Traceability is key to a sustainable future

Traceability is key to a sustainable future
Jonatan Tullberg, CEO of GS1 Sweden

Jonatan Tullberg, CEO of GS1 Sweden, gives his outlook on 2022 when an important focus will be traceability as an enabler for sustainable and circular value chains.

The activities for 2022 have started at a good pace and every now and then during the year, I will give you an insight into some of the areas we are currently working on. Data quality will always be an important area for us to continue to develop. One of our focus areas for 2021 was our work with developing services to help you as a brand owner to achieve higher quality of your data. The user benefits of the efforts was automation of manual processes, to reduce time and costs and being able to more easily follow the GS1 standards that apply in your industry.

Our service for quality assurance of trade item information and images went through a major upgrade. This means that quality-assured information shared via our database service Validoo can now be handled much quicker than before. And it’s easier than ever to succeed with high quality information and barcodes.

Two completely new web services were launched last autumn; Generate Numbers and My Products can now be used by everyone who need to manage and keep track of their GTINs.

Digital product passports for increased traceability

There is a lot of discussion at both regulatory and industry level about product traceability as a driver for increased sustainability. Traceable value chains exist as an adopted strategy in the EU’s Green Deal. In 2022, a decision is expected on new EU initiative concerning the introduction of traceability systems in the form of “Digital product passports” , for a number of product categories, such as plastics, textiles, food and the construction sector. The Swedish government has set the milestone “Product passports for better knowledge” in its action plan for conversion to a circular economy.

Traceable value chains are an adopted strategy in the EU’s Green Deal

On the agenda in several industries

In many industries, initiatives for traceability and product passports are already ongoing. The battery industry is an example where the industry collaborates on digital product pass for batteries. Right now, the industry is getting ready to meet EU proposals for legal requirements for product passports for high-capacity batteries. GS1 in Europe works closely with the Global Battery Alliance and a number of other players in the battery industry. The collaboration includes both standardization of product passes and the creation of a prototype for cross-industry product passports in collaboration with other industries. GS1 Sweden participates in this work.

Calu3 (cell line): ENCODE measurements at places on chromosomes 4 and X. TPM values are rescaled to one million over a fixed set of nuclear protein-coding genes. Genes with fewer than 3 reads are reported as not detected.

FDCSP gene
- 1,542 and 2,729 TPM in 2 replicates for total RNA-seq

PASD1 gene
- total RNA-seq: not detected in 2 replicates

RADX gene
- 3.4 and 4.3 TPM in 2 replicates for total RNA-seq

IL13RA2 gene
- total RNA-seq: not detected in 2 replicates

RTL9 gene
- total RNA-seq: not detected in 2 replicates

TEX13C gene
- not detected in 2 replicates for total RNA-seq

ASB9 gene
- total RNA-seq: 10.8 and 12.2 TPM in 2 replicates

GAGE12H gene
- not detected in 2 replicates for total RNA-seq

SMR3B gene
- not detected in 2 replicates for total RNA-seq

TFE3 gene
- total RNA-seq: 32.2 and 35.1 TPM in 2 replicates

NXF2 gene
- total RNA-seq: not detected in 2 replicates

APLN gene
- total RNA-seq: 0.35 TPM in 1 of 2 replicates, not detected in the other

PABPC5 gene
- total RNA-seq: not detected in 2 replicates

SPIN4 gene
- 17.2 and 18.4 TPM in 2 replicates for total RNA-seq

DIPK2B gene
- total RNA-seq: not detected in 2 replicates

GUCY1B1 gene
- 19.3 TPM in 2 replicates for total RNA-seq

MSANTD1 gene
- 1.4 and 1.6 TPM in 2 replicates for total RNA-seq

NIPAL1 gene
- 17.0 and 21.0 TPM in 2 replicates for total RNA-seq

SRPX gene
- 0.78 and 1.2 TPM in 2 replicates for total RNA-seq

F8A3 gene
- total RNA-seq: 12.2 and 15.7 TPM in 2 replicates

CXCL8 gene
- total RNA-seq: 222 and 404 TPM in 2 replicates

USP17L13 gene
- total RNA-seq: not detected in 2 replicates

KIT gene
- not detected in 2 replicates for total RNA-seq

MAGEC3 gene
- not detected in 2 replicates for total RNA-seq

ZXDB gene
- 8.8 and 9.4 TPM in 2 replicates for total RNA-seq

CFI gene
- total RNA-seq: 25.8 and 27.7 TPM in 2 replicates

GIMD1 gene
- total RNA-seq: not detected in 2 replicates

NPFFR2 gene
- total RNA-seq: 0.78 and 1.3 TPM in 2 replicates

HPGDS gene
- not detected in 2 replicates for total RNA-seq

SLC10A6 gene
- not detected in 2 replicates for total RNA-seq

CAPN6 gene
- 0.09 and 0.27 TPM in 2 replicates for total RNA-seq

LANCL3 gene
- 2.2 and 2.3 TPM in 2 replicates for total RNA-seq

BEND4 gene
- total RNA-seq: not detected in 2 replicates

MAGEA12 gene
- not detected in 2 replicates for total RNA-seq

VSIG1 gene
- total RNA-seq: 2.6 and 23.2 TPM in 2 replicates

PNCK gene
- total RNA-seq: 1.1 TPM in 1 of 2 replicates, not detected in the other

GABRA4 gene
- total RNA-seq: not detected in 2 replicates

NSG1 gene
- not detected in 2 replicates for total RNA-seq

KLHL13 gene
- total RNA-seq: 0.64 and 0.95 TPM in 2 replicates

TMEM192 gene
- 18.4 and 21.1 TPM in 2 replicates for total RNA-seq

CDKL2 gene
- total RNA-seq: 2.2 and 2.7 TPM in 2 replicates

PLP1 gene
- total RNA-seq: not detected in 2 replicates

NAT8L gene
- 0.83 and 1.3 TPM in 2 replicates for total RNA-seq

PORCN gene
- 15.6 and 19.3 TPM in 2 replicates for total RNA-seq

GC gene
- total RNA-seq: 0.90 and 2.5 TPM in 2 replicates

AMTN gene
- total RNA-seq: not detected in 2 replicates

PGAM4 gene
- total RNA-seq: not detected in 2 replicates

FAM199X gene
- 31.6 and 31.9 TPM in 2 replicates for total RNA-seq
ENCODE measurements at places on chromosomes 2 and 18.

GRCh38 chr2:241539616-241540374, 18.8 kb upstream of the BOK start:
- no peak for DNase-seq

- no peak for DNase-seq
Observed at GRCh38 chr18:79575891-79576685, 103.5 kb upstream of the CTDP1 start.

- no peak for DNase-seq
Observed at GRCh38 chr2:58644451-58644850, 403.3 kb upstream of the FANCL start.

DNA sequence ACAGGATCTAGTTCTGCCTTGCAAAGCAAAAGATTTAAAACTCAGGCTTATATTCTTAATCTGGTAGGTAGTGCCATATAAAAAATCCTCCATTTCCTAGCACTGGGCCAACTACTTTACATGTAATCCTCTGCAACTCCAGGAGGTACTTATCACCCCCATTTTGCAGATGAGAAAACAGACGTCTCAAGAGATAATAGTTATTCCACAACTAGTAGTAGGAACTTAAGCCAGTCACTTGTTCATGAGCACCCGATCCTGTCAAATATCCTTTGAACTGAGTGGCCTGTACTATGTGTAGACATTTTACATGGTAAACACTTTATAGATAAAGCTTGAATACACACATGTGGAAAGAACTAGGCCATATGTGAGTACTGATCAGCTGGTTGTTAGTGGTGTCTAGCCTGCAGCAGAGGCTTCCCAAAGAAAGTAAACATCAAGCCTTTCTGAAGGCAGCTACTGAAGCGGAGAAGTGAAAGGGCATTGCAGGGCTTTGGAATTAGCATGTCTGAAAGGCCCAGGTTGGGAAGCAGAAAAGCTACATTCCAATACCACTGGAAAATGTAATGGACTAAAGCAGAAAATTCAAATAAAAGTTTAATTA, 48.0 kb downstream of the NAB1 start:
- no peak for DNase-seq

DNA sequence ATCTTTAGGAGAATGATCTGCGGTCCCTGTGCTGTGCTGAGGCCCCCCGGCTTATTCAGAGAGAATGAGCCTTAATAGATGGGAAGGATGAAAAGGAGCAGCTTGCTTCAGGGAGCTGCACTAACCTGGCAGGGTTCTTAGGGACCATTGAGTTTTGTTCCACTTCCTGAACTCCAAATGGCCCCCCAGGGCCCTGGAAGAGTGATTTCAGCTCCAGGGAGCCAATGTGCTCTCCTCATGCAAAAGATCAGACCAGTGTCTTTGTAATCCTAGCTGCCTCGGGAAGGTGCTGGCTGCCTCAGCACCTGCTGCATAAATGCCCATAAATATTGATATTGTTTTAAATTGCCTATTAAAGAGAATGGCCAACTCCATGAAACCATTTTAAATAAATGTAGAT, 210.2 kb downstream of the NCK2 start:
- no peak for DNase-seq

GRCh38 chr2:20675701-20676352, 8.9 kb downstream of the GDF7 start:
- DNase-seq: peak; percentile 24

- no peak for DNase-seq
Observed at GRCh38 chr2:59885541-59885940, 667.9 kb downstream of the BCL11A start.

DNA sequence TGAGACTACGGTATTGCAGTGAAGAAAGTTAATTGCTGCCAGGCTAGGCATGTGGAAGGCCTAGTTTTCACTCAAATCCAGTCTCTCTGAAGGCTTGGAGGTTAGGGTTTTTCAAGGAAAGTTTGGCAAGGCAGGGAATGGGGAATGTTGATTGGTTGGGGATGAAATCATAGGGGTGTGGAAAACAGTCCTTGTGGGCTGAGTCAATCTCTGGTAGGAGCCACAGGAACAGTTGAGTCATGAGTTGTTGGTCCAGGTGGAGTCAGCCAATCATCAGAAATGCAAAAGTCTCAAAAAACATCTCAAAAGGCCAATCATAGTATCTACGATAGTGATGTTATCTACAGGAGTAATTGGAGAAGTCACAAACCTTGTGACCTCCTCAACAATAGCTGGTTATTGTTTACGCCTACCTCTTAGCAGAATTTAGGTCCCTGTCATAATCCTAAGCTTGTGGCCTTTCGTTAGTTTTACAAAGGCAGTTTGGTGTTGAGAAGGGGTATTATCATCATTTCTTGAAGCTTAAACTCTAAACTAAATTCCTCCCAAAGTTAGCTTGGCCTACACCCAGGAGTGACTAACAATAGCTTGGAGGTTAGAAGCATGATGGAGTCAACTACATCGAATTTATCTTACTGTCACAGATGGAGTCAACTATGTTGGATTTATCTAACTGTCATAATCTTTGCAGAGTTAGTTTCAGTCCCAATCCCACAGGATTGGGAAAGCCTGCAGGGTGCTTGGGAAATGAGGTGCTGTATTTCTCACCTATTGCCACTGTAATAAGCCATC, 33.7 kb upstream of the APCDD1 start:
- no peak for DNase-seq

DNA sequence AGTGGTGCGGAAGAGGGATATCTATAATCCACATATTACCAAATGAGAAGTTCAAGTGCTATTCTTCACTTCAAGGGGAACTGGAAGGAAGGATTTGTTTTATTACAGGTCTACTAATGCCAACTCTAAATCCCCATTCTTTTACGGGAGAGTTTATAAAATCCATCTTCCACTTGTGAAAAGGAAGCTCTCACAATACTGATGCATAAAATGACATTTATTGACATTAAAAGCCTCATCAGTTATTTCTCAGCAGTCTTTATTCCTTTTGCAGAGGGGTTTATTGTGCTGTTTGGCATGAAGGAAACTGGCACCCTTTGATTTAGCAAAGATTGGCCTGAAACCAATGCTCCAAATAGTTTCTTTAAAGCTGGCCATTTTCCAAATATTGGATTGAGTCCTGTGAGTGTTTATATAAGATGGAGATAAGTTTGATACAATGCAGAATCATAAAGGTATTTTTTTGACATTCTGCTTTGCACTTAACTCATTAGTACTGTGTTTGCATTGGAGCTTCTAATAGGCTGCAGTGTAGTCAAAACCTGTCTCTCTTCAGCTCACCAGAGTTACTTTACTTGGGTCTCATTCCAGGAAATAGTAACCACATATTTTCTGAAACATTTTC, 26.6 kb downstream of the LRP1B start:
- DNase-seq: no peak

The electronics industry in Sweden is another example of an industry that is at the forefront. Here, GS1 Sweden continues to be part of the Vinnova-funded project KEEP , which is working on a traceability solution for the industry.

The Consumer Packaged Goods industry continues to have a strong focus on sustainability, product safety and reduced food waste. Here, GS1 Sweden’s industry council for CPG has published a traceability vision to support the industry. An important part of increased traceability is to establish dynamic labeling as a tool. Last year, a working group in the CPG industry conducted a prestudy for the forthcoming implementation of 2D barcodes, a change that is currently underway and which will mean new traceability opportunities for consumers as well.

Retail is currently being activated within the global initiative 2D in retail , where the industry will prepare for the shift from classic barcodes to QR codes and GS1 DataMatrix. The traceability effects mean that you can verify the authenticity of products, share ingredient and origin information and increase transparency in the supply chain.

The furniture industry and GS1 Sweden are currently involved in the project “Product passports as an enabler for circular furniture flows”. Swedish furniture companies gather to achieve increased traceability of furniture and in this way create sustainability throughout the value chain. The project will run for two years with support from Vinnova and the Västra Götalandsregionen.

In the future, we can expect higher demands placed by both authorities and consumers on increased traceability both up- and downstreams the value chain. This will be a major shift that will require a common approach and a global digital business language to simplify everyone’s data exchange.

How can you get started with traceability?

As you may notice, many different initiatives are being implemented right now. The GS1 system of standards is designed so that you can achieve full traceability regardless of industry – from raw material producer to consumer. We are currently working with the impact at the regulatory level so that traceability solutions contain global GS1 standards, are coherent and can be used by everyone.

To achieve traceability, you need to use different GS1 standards in combination. By subscribing to our GS1 Company Prefix subscription, you have access to our entire standard portfolio and your first step towards traceability has already been taken.

During this year, we will make efforts to enable active traceability implementation for our customers. I sincerely hope that you want to be part of that journey!

This is how traceability works with GS1 standards
Tillbaka till toppen